Focusing on the discovery and design of potentially life-saving drugs and treatments, Pharmaceutical Science is critical to the improvement of health care and quality of life. The Department of Pharmaceutical Sciences at St. John’s University provides world-class academic programs, scientific research, and scholarships to help shape the future of modern medicine.
Being home to seven rigorous degree programs, the Department takes a student-oriented teaching approach to a broad spectrum of pharmaceutical sciences including biomedical science, toxicology, and pharmacology.
As a student at the Department of Pharmaceutical Sciences, you are able to build a strong science background and clinical laboratory experience with the support of expert faculty and advanced technologies.
For undergraduate education, the Department of Pharmaceutical Sciences provides students with a solid background in pharmaceutics, biomedical sciences, and toxicology, with an additional focus on the chemical and biological components of pharmacy education. The Department offers two bachelor’s degree programs associated with the biomedical sciences and allied health professions.
The department imparts basic scientific knowledge of the cause and prevention of diseases and prepares individuals for rendering health services to the public. At the advanced undergraduate level, the Department strives to acquaint students with the nature, composition, standardization, and evaluation of natural and synthetic substances used in the treatment of disease. Students can learn the action of drugs in current use on the living body—especially humans—and the manner in which these are employed in medical practice.
In addition, the Department of Pharmaceutical Sciences also provides ample opportunities for undergraduate students to participate in original scientific research under the expert guidance of a faculty member.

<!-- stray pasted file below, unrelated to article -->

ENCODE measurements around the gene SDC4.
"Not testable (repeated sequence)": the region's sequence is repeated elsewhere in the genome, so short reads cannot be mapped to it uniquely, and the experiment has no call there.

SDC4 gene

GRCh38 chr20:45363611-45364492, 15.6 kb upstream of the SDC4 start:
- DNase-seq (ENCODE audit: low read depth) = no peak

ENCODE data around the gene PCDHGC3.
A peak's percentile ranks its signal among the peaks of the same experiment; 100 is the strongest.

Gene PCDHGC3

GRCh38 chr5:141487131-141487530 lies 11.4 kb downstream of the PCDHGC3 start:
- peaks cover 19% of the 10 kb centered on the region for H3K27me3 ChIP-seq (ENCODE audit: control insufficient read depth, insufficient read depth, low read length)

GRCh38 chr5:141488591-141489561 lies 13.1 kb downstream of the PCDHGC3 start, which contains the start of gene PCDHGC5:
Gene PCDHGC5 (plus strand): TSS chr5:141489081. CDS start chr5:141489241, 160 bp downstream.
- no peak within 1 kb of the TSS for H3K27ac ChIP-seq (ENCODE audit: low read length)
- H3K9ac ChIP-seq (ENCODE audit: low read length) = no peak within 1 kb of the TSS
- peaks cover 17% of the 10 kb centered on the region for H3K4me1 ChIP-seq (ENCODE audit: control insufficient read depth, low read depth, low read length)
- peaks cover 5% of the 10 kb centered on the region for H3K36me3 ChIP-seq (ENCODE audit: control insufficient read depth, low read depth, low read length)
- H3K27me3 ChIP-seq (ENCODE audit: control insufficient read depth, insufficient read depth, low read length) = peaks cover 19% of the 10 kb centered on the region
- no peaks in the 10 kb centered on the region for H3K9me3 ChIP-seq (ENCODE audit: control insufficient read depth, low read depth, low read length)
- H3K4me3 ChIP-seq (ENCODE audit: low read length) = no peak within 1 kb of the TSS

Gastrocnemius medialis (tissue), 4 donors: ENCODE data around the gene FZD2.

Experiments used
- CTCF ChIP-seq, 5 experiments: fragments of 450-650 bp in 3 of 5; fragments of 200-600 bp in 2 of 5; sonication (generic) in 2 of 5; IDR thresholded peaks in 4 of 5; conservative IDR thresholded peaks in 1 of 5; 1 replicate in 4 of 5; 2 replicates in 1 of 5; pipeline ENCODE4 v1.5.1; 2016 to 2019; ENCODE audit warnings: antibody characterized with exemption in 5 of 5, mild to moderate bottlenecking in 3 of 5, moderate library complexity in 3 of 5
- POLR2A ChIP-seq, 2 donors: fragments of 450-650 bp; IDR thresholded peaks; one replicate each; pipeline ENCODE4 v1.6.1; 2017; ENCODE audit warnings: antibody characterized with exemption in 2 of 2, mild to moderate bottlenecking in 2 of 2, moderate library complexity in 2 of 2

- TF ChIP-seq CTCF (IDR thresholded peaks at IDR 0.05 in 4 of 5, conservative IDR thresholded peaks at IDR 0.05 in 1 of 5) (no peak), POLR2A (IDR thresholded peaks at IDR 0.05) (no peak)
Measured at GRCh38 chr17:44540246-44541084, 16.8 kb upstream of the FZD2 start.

On the graduate level, the Department of Pharmaceutical Sciences provides five rigorous programs designed for students interested in improving their knowledge in medical technology and the pharmaceutical sciences which include health sciences, industrial pharmacy, medicinal chemistry, pharmacology, pharmacotherapeutics, and toxicology.
The graduate programs aim to arm students with advanced knowledge of the fundamental branches of the pharmaceutical sciences and allied health professions, while also offering opportunities for original investigation.
Both Master of Science and Doctor of Philosophy degree programs are offered, with the Master of Science available as coursework degrees (non-thesis) or with the production of original scientific research with an accompanying thesis. The Master of Science degree programs prepare students to continue academically at the doctoral level or to enter the workforce with competitive skills and expertise in their area of specialization. Graduates with doctoral degrees are fully prepared to pursue leadership positions in various settings such as academic institutions, industry, and government agencies.
At the Department of Pharmaceutical Sciences, we strive to serve humanity and improve human health through pioneering scientific research. Students and scholars at the department have ample opportunities to be involved in our cutting-edge research.
Working with St. John’s expert faculty, you can pursue your research interests in different areas, such as biomedical science, toxicology, and drug design. Supported by our first-class facilities, you are empowered to ignite novel solutions to contemporary health care issues through innovative labs and research.
Current research areas include:
Explore our research opportunities.
Saurabh Agarwal, Ph.D., Assistant Professor, Department of Pharmaceutical Sciences, has received an Oliver Wells Hero Award from the St. Baldrick’s Foundation for outstanding contributions to pediatric cancer research. This award, worth $110,000, enables him to continue his research funded by a St. Baldrick’s Foundation Scholar Career Development Award (worth $200,000 for the period 07/01/2017–08/30/2020) to develop novel epigenetic therapies for high-risk neuroblastomas.
He served as an invited guest speaker for raising public awareness for pediatric cancer research at the St. Baldrick’s Foundation head-shaving fundraising event on May 20, 2020. This online event raised $80,000. He is an author on one peer-reviewed publication and has made 16 scientific presentations at online international symposia.
Blase C. Billack, Ph.D., Professor, Department of Pharmaceutical Sciences, has received $123,000 for year two of his National Institutes of Health/National Institute of General Medical Sciences SCORE grant 1SC2GM136612-01 for his project, “Dermal-Epidermal Junction Disruptors: Mechanistic Insights.”